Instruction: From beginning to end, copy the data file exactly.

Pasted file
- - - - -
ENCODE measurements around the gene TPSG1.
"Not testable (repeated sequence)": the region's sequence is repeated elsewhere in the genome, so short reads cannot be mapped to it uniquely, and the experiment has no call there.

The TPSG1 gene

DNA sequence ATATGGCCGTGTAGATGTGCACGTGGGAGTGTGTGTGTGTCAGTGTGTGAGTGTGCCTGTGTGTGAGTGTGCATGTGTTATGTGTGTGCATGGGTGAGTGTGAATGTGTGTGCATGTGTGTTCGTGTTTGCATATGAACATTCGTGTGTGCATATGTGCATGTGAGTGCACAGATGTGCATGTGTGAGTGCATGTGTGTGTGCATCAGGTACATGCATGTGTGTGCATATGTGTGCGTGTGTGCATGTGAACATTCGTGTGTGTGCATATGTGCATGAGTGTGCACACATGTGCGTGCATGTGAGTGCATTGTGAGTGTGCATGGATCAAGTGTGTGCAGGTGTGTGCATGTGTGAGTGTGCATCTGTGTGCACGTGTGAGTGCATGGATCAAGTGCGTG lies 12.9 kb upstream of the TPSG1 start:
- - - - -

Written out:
ENCODE measurements around the gene TPSG1.
"Not testable (repeated sequence)": the region's sequence is repeated elsewhere in the genome, so short reads cannot be mapped to it uniquely, and the experiment has no call there.

The TPSG1 gene

DNA sequence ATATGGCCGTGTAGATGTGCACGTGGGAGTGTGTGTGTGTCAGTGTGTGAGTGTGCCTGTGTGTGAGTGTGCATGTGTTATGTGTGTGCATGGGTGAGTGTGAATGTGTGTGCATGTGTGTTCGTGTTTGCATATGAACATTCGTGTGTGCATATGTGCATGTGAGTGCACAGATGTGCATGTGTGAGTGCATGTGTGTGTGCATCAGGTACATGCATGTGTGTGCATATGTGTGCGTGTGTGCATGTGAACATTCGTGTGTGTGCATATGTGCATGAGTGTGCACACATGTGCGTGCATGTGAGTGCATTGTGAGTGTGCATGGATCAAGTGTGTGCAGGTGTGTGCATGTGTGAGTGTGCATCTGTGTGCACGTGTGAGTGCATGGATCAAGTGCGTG lies 12.9 kb upstream of the TPSG1 start: